Zynga's losing bet not to pursue gambling

Though 2Q earnings were strong, shares plunged Friday after the company said it won't go forward with this potentially lucrative US market.

By TheStreet Staff Jul 29, 2013 11:55AM

thestreet logoBy Chris Ciaccia


Zynga (ZNGA) actually managed to beat Wall Street estimates for its second-quarter but its stock tumbled Friday as the company announced it would no longer focus on online gambling in the U.S. That's one bet that Zynga is sure to lose.


Zynga, through its many social games, has built up a community of gamers, though ever shrinking, totaled 39 million daily active users at the end of the quarter, a drop of 45% year-over-year. With just 39 million users and shrinking, the company didn't have much going for it but Zynga Poker, its poker game, was viewed by investors as key to a turnaround.


Shares of Zynga plunged 14% on Friday to $3.01.

Online gambling has been legalized in Las Vegas and Atlantic City though it's still illegal on a federal level (TheStreet). Many bulls were expecting that the company would partner with a casino once the federal government approves online gambling (it almost certainly seems like it will though the timetable remains unclear), given that the company had talked up the prospect so heavily in the past (TheStreet).

As recently as late 2012, Zynga had filed for an application to the Nevada Gaming Control Board (TheStreet).


Cowen analyst Doug Creutz, who rates the shares "market perform," noted that the decision to jettison online gambling in the U.S. removes a large portion of the "bull thesis" surrounding the stock. "Management indicated that while they will continue the real-money gaming trial they have going in the U.K., at this point they have no plans to pursue a license in the U.S," Creutz wrote in the note. "We think this is probably a wise move, focusing on business verticals they actually have experience in; however, it removes what we think was a substantial part of the bull-hope thesis on shares."


It's quite puzzling that the company is going to keep its focus on real money gaming in the U.K., but not in the U.S., where it's arguably more well known. Yes, gaming laws are different in the U.S. than they are in the U.K. (Zynga currently partners with Bwin in the U.K.), but it's not a large distraction for a company that has struggled recently to produce social-gaming blockbusters. King's Candy Crush is now the most popular game on Facebook (FB), and was even mentioned on the social network's earnings call with CEO Mark Zuckerberg.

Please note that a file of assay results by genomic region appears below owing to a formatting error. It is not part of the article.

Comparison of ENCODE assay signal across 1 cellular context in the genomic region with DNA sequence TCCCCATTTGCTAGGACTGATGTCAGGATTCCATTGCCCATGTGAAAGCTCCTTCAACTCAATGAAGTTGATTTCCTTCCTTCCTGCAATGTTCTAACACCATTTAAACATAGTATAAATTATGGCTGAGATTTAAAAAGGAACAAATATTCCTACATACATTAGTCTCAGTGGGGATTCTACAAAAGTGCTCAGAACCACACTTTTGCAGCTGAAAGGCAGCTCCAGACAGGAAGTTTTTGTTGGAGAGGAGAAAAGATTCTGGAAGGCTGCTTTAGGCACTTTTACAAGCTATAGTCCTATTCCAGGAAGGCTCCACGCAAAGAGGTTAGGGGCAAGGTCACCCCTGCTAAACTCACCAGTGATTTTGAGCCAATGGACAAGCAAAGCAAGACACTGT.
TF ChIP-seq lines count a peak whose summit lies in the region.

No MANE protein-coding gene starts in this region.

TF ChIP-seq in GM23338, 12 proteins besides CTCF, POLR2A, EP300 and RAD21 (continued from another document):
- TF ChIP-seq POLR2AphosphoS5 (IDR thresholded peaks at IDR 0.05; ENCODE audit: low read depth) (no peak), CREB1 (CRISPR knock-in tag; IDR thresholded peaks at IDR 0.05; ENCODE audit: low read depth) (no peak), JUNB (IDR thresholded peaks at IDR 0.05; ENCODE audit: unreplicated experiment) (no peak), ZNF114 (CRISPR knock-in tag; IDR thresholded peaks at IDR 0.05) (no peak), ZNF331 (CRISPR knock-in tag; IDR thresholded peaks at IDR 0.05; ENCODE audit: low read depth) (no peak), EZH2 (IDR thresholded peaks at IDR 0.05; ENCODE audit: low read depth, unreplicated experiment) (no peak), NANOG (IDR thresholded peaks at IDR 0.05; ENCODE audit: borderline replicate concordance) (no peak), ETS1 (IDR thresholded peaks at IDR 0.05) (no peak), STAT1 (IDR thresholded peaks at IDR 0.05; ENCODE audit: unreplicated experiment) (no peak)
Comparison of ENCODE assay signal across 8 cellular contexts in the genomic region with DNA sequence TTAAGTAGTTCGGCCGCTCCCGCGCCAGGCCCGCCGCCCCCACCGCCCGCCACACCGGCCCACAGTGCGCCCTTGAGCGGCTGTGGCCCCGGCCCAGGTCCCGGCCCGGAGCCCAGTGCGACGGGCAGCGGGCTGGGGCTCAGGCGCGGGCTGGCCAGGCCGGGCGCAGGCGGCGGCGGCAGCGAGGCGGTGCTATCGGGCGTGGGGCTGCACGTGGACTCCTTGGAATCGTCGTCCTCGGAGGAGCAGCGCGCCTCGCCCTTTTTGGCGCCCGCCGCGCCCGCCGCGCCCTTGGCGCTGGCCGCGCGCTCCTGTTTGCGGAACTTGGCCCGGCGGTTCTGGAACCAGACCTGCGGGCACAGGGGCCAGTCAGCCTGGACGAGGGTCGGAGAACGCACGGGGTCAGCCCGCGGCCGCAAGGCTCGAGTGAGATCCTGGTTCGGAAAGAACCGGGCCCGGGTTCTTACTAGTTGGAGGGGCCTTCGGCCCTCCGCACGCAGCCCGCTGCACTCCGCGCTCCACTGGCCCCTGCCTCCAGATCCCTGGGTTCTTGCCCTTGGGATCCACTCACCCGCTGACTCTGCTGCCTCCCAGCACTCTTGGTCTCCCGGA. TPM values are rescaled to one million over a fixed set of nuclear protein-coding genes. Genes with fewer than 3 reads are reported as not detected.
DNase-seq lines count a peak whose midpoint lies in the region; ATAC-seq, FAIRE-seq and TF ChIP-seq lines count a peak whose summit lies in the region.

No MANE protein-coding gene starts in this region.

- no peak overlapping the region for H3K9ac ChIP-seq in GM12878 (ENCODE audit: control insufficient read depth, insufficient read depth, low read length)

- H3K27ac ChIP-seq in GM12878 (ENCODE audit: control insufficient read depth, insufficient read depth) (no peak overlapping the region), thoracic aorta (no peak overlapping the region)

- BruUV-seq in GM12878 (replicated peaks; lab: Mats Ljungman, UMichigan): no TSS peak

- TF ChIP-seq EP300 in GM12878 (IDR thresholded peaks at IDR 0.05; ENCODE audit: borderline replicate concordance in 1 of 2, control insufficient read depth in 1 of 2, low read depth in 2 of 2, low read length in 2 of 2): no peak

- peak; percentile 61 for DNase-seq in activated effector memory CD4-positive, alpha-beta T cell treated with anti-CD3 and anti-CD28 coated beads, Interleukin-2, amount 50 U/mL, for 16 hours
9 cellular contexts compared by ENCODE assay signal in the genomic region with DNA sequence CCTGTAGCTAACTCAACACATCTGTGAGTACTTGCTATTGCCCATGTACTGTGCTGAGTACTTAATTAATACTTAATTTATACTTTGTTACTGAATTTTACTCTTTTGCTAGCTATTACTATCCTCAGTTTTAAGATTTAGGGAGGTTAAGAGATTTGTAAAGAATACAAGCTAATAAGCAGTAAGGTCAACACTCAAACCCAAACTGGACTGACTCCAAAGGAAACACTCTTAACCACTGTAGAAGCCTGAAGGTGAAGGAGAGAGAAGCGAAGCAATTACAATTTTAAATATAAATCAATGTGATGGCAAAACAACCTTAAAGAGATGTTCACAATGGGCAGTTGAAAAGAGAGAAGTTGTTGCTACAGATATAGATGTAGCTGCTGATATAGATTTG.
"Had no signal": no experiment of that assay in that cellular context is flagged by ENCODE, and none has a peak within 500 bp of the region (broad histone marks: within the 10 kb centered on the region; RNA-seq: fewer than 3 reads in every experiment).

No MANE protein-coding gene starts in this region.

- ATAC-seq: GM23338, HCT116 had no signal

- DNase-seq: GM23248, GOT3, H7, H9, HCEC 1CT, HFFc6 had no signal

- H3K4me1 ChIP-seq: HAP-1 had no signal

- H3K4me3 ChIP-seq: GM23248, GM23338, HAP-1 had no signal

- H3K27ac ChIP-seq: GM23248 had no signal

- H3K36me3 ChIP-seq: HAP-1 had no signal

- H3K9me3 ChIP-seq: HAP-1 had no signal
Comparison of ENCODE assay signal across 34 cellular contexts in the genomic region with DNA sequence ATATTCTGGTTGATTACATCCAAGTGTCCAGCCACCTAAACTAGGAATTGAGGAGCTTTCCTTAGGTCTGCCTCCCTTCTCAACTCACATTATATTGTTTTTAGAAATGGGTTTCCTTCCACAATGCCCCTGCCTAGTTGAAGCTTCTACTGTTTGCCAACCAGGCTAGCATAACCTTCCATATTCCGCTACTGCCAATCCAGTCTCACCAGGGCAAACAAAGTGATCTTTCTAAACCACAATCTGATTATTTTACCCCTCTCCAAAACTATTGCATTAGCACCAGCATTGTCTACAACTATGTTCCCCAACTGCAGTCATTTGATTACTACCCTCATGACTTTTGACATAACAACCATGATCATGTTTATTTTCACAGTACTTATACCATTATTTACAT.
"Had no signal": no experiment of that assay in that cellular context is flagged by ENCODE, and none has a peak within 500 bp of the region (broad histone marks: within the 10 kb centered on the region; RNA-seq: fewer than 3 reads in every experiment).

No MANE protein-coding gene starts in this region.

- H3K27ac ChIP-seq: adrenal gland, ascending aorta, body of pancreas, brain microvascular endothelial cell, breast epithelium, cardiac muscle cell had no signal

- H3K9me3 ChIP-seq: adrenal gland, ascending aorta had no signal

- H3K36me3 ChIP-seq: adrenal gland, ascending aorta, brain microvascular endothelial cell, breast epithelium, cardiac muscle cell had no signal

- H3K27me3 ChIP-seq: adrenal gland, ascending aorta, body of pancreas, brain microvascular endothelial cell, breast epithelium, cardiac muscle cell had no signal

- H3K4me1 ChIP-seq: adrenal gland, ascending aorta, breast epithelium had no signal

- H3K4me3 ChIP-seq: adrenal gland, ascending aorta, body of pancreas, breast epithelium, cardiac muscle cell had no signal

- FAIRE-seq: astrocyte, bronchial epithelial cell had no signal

Credit Suisse analyst Stephen Ju, who rates shares "underperform," noted that Zynga's decision not to enter the U.S. gambling market would "sharpen management focus on what matters most - good content creation." With new CEO Don Mattrick saying he needs the next 90 days to craft a game plan amid volatility over the next two-to-four quarters, the decision to move away from something that seems like a sure thing is a curious one.


Credit card Computer( © Photographers Choice RF/Getty Images)If Zynga is going to focus on creating better content, why not be able to leverage that content as many ways as possible? It just doesn't make sense.


You could argue that this might be the right cause of action if Zynga actually had hit content to show. However, that's not the case. Despite the fact Zynga actually beat Wall Street estimates for the second quarter -- it lost 1 cent per share on $230.7 million in revenue, versus an estimated loss of 4 cents on $219.2 million in sales -- guidance was putrid.


Zynga gave forward bookings guidance between $125 million and $150 million, way below the $193 million analysts were expecting. The company continues to cut expenses, but if there are further layoffs ahead for the company, as it tries to preserve its $1.5 billion in cash on its balance sheet, then it's not clear where this content is going to come from.


It's clear that Zynga is facing an uphill battle as it tries to regain the confidence of investors and users alike. BMO Capital Markets Edward S. Williams believes that Mattrick, unlike former CEO Mark Pincus, will be able to restore confidence and drive a turnaround. "In our view, Zynga faces an uphill battle to regain its footing as its player base continues to erode dramatically. However, we believe the company's new CEO, Don Mattrick, will be able to help drive a turnaround at Zynga by harnessing the company's development talent and analytics capabilities toward its best opportunities, particularly on mobile."


Dropping real money gambling in the U.S. is not the way to go about helping drive a turnaround at a company that is struggling to regain confidence. Sure, the company has a stellar balance sheet and some of the most coveted real estate in San Francisco, owning its stunning headquarters at 699 Eighth St. However, the value from its balance sheet and assets (roughly $1.90 per share) isn't enough to entice shareholders to give it more money to keep developing games that may or may not be a hit.


Gambling is a proven money maker, not only in the U.K., but around the world. It has been so for centuries. Without the possibility of gambling revenue, Zynga will have to depend on producing hit games for a fickle consumer that has jumped from games such as Farmville to Mafia Wars to Words With Friends to now, Candy Crush.


Without the backdrop of domestic gambling there to support it, that's a risky bet for Zynga. That's one bet that Zynga is more likely than not to "bust" on.



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